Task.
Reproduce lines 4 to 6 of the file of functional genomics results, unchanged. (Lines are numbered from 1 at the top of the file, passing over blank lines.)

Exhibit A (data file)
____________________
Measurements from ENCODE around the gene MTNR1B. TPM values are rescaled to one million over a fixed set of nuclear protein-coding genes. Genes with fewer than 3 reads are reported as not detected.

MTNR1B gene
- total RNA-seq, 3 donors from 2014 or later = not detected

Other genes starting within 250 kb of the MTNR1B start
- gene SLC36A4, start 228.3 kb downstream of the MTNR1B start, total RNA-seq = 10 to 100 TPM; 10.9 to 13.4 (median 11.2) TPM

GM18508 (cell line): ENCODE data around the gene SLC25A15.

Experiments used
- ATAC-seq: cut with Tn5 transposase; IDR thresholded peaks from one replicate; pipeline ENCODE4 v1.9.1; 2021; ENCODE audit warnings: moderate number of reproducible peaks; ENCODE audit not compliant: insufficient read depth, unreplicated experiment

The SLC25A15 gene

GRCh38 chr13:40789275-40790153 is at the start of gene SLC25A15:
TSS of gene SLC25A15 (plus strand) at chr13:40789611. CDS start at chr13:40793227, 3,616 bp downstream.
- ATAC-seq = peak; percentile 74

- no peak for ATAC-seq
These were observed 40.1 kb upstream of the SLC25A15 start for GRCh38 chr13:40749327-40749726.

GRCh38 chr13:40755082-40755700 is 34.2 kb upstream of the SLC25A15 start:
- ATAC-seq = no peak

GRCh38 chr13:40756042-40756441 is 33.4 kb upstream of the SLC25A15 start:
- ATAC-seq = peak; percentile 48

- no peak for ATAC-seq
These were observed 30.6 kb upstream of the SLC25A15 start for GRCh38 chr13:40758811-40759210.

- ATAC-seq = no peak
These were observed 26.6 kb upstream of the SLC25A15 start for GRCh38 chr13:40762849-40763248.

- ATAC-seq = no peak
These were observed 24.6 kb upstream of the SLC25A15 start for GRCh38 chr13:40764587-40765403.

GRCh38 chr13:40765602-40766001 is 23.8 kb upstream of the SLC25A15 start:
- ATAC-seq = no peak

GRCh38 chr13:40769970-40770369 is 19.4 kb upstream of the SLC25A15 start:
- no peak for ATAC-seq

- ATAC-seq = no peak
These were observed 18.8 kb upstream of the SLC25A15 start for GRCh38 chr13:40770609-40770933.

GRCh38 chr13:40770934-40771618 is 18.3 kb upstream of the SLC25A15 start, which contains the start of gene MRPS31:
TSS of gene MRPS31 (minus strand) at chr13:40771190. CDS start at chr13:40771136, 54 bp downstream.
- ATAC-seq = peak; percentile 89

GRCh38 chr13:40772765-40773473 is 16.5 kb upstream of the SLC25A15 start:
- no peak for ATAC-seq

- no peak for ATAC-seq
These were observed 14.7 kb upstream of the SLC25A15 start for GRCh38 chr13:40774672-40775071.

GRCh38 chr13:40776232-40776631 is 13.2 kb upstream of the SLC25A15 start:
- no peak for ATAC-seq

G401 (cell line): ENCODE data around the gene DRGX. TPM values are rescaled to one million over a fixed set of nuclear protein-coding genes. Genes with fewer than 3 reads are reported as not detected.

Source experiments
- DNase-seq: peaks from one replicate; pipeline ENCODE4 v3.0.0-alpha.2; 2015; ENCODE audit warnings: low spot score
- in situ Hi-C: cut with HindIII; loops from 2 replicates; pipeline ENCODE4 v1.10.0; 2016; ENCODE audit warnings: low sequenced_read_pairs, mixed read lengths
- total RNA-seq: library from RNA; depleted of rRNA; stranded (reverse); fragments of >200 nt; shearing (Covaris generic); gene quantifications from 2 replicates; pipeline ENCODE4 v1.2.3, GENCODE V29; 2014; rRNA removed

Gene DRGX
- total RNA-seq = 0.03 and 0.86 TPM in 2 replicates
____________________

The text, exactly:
Other genes starting within 250 kb of the MTNR1B start
- gene SLC36A4, start 228.3 kb downstream of the MTNR1B start, total RNA-seq = 10 to 100 TPM; 10.9 to 13.4 (median 11.2) TPM

GM18508 (cell line): ENCODE data around the gene SLC25A15.